Why this matters:
Rudisha’s world record run of 1:40.91 in the finals of the 2012 Olympics may have been one of the greatest races of all time. His stunning charge to the front, leading the field start to finish with that trademark silky stride, left the stadium in pandemonium. But the race happened during the peak of Usain Bolt’s career and was largely overshadowed in mainstream media outlets.
At the same time, Rudisha was a hero in his home country of Kenya and idolized by track fans all over the world. This kind of fame can go to an athlete’s head, though. Too often, great runners left idle by injury or retirement get into trouble...or partying. Sammy Wanjiru, the Kenyan marathoner who died after falling from a balcony, comes to mind.
What to look for next:
While we would love to see a Rudisha comeback, being out of the game for two years is a long time. Rudisha turns 31 this year, and while that’s certainly not too old to compete, he’ll be going toe-to-toe with some fast, young competitors. He’ll have to be in top form to even have a shot at qualifying for 2020. Does he still have the edge (and the speed) to compete?
Regardless of whether he does, we’ll be cheering for him. Running seems to be a stabilizing factor in Rudisha’s life
Topic #4: Let’s start a union!
After multiple events (including most distance races) got slashed from the upcoming Diamond League track season, many athletes are not happy. Christian Taylor, a multiple Olympic and world champion (and someone who has won quite a bit of money at past Diamond League events) has proposed that athletes start a union in order to protect their own interests.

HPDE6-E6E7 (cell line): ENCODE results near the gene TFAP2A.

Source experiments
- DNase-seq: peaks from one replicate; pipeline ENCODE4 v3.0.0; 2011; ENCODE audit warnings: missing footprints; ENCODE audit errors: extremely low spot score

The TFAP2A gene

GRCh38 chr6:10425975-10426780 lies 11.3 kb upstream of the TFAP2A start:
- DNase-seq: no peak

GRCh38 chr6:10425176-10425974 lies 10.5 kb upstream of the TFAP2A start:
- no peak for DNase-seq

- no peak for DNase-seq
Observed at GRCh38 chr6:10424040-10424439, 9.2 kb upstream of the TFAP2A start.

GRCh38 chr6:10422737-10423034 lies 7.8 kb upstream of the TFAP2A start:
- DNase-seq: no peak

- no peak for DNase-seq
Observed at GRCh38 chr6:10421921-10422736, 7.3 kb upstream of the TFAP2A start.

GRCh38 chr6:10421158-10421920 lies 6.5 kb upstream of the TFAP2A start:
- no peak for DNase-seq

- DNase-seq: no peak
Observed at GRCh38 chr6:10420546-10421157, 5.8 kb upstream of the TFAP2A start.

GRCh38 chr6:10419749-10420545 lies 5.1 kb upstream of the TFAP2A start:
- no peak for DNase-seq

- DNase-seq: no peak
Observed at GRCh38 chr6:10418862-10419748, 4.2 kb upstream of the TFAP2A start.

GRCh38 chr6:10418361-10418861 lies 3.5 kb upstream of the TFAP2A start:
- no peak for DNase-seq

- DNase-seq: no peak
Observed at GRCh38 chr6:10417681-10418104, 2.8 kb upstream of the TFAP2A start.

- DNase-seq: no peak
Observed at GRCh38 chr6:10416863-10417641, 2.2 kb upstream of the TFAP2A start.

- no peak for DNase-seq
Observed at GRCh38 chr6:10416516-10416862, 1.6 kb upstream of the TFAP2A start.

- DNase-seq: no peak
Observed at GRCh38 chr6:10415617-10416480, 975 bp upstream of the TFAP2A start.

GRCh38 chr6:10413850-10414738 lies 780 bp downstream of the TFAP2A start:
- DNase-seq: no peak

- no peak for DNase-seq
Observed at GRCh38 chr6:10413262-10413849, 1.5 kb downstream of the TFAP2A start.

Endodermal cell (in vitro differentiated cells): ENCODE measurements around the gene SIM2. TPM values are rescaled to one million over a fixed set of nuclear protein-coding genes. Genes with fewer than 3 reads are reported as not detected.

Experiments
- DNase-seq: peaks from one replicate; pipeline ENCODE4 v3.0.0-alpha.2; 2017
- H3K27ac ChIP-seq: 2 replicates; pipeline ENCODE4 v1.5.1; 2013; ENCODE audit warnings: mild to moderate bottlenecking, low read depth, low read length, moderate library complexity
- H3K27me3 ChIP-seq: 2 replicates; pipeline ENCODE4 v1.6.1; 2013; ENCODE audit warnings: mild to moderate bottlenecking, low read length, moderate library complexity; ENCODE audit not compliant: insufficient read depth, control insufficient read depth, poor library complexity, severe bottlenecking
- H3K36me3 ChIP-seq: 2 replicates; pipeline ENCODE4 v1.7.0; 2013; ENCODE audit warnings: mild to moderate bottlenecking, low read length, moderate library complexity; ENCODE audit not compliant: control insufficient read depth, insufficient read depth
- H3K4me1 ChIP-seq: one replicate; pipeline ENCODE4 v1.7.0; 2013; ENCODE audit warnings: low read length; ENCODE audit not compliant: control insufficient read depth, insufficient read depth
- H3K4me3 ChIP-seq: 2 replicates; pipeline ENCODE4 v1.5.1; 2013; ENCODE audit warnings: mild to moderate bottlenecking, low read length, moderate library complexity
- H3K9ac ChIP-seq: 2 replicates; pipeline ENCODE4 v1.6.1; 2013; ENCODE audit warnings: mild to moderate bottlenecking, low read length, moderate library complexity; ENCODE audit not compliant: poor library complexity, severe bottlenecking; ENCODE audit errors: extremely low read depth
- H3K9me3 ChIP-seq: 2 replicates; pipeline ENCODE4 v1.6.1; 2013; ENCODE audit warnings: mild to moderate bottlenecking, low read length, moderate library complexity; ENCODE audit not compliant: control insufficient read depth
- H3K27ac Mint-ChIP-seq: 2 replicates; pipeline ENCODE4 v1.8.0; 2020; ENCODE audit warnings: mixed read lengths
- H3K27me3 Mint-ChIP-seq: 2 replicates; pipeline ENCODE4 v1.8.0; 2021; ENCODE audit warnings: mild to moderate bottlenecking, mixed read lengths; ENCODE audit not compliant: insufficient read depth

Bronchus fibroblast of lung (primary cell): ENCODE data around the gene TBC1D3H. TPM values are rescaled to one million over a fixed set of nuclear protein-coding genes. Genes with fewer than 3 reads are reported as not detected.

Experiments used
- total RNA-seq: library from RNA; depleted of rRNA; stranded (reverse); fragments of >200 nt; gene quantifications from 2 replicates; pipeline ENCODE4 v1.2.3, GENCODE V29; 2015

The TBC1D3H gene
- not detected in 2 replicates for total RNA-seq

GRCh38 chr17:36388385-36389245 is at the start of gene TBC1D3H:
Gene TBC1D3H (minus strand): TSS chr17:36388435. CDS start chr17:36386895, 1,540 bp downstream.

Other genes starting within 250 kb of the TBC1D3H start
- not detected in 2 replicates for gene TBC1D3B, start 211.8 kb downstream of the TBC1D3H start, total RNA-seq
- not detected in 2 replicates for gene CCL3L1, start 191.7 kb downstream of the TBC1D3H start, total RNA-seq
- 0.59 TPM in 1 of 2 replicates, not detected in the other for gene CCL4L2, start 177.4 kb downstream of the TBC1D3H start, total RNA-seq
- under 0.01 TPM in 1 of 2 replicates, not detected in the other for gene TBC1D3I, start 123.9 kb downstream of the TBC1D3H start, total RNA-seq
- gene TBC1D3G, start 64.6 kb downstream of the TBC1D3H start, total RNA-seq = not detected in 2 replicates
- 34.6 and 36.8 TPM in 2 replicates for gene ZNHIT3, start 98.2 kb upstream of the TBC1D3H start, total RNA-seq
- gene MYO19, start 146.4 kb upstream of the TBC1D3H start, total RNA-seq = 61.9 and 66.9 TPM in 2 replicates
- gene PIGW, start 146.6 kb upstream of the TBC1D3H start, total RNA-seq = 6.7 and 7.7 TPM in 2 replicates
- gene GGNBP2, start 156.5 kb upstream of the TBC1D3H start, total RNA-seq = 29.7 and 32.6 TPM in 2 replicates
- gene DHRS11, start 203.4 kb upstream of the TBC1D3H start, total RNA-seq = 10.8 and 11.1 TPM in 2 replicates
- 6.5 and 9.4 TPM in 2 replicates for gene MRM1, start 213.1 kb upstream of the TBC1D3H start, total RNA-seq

Why this matters:
Very few athletes make the bank that someone like Usain Bolt did during his career. By contrast, track and field is a relatively poor sport, with no real revenue sharing and athletes dependent mostly on dwindling sponsorship money, as well as prize winnings. With the Diamond League trimming down their events list, this means that even fewer world-class athletes will get a chance to make ends meet in 2020 and beyond. This especially tough in an Olympic year, when athletes will be desperate to earn qualification into the big show in Tokyo.
What to watch for:
If Taylor can actually rally the majority of pro track athletes to join a union, and then do something like force World Athletics (formerly known as the IAAF) to collectively bargain pay equity for all athletes, this could change the face of track and field.
Also, keep in mind that the Olympics does not pay athletes to compete, and yet is a multi-billion-dollar cash cow for pretty much everyone else involved.
Topic # 5: U SPORTS reaches long-awaited gender equity
Canada’s national varsity championship will likely have women and men racing the same distance, eight kilometres, by 2020.
Coaches voted almost unanimously, 30-4, to nullify the difference in length between both races. This year, the women raced 8K and the men, 10K. As recently as 2016, women in Canadian universities only raced 6K, as they currently do in the NCAA.
Why this matters
U SPORTS was the last major running circuit in Canada in which women raced shorter cross-country distances than men. National championships, international competitions, and even high-school finals had remained or transitioned to equal distances.
It took a long time to make the shift in U SPORTS because of the belief that it would be harder to recruit women who want to train for the 10K, said one coach. That belief is likely born of a culture in which women were taught to race shorter. Several athletes entered the conference when their championship race was just 6k. With this custom in the past, women will likely seek to challenge long distances as do men.
Why 8, and not 10? And what about the men?
Several men in the conference were upset about the decision to reduce their race to 8K, instead of raising both distances to 10K.
So what’s next:
National and international cross-country races are normally 10K for women and men. Perhaps in time, U SPORTS adjusts once again. If they do, this time, we can be sure that both genders will be affected.